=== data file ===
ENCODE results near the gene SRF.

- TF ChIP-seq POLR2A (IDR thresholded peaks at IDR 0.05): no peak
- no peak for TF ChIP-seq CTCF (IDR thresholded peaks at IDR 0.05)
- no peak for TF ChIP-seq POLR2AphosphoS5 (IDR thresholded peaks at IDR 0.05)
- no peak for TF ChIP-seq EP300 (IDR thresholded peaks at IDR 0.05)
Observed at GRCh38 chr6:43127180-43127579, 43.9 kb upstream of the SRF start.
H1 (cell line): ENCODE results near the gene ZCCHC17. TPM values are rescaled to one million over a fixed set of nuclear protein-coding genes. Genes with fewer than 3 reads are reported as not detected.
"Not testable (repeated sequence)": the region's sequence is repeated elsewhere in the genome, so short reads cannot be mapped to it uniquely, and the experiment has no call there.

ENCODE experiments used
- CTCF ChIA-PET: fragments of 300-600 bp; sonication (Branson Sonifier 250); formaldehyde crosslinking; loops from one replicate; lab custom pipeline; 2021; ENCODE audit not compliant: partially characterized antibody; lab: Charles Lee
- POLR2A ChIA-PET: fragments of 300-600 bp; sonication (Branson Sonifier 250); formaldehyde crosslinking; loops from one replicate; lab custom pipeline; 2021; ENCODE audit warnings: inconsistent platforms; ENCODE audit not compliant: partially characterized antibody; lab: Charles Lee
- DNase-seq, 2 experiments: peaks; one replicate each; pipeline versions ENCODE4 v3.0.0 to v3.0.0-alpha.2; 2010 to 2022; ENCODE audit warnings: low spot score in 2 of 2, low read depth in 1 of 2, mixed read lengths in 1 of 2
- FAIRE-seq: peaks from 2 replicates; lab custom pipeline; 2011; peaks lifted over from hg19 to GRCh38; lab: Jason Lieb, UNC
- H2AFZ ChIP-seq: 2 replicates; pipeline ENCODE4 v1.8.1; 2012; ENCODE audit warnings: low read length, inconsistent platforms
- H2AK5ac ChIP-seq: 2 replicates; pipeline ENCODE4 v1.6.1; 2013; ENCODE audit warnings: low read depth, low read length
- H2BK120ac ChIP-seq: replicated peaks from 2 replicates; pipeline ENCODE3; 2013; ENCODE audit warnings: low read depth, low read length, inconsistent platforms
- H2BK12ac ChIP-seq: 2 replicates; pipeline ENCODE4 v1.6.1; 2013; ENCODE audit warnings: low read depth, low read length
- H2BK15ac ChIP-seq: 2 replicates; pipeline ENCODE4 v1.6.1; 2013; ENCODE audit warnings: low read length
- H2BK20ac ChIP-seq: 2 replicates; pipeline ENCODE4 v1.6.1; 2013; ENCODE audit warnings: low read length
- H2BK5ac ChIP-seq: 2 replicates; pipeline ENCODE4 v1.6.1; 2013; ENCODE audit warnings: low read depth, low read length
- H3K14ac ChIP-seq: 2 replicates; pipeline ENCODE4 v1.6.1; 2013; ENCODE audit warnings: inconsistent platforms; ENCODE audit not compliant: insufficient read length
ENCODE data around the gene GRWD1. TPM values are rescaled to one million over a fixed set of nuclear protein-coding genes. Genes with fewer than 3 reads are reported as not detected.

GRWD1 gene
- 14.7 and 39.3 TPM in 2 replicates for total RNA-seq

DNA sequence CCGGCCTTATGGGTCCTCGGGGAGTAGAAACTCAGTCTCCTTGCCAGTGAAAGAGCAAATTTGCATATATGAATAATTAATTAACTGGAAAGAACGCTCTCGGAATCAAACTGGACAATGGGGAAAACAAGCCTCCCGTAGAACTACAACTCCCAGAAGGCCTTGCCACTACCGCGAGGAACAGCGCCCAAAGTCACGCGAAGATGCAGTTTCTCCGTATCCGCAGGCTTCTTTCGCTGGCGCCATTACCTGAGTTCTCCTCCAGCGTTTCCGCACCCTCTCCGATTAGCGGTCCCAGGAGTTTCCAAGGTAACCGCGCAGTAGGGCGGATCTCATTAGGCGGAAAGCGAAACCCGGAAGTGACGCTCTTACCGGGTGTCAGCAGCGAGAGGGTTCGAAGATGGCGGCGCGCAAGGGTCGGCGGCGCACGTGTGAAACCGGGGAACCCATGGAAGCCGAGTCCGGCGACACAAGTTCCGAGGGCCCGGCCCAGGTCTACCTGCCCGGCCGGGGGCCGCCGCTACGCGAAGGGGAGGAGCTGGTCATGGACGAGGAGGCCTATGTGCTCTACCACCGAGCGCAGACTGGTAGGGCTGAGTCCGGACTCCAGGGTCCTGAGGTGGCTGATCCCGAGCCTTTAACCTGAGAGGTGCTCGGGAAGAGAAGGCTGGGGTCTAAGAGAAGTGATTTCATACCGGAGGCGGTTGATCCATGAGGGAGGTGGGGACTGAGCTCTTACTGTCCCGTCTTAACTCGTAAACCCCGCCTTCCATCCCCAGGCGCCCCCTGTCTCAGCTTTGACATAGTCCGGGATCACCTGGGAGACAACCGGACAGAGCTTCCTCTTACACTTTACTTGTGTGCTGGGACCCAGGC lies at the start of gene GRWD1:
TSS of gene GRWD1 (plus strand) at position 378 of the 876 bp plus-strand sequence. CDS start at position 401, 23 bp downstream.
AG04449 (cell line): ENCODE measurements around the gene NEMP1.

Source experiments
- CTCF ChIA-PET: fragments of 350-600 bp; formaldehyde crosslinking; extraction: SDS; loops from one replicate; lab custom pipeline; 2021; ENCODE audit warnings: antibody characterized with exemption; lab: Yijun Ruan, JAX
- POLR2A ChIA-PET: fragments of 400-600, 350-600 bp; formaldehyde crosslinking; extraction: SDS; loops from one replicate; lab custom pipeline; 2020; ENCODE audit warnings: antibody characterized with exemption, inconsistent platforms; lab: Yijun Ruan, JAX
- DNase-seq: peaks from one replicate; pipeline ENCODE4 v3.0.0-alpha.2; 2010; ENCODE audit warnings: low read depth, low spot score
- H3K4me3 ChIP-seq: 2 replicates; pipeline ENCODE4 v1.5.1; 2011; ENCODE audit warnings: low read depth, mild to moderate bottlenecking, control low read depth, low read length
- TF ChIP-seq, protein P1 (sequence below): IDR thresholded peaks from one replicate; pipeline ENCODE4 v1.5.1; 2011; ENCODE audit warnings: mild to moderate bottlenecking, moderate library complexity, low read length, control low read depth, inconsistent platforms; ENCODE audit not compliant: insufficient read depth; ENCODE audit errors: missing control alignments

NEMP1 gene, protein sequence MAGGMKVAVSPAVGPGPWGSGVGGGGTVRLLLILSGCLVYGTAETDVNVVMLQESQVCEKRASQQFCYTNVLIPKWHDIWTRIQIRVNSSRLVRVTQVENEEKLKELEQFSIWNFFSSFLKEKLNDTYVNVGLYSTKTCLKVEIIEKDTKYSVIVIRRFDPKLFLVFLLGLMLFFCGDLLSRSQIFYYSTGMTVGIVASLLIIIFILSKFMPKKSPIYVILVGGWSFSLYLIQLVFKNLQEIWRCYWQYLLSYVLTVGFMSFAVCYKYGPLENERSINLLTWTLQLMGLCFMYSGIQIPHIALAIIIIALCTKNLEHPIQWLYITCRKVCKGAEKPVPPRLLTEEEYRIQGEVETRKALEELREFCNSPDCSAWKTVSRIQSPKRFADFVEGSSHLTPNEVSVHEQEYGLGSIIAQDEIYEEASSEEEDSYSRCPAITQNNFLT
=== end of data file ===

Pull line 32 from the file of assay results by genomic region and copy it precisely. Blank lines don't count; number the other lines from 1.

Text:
- H3K4me3 ChIP-seq: 2 replicates; pipeline ENCODE4 v1.5.1; 2011; ENCODE audit warnings: low read depth, mild to moderate bottlenecking, control low read depth, low read length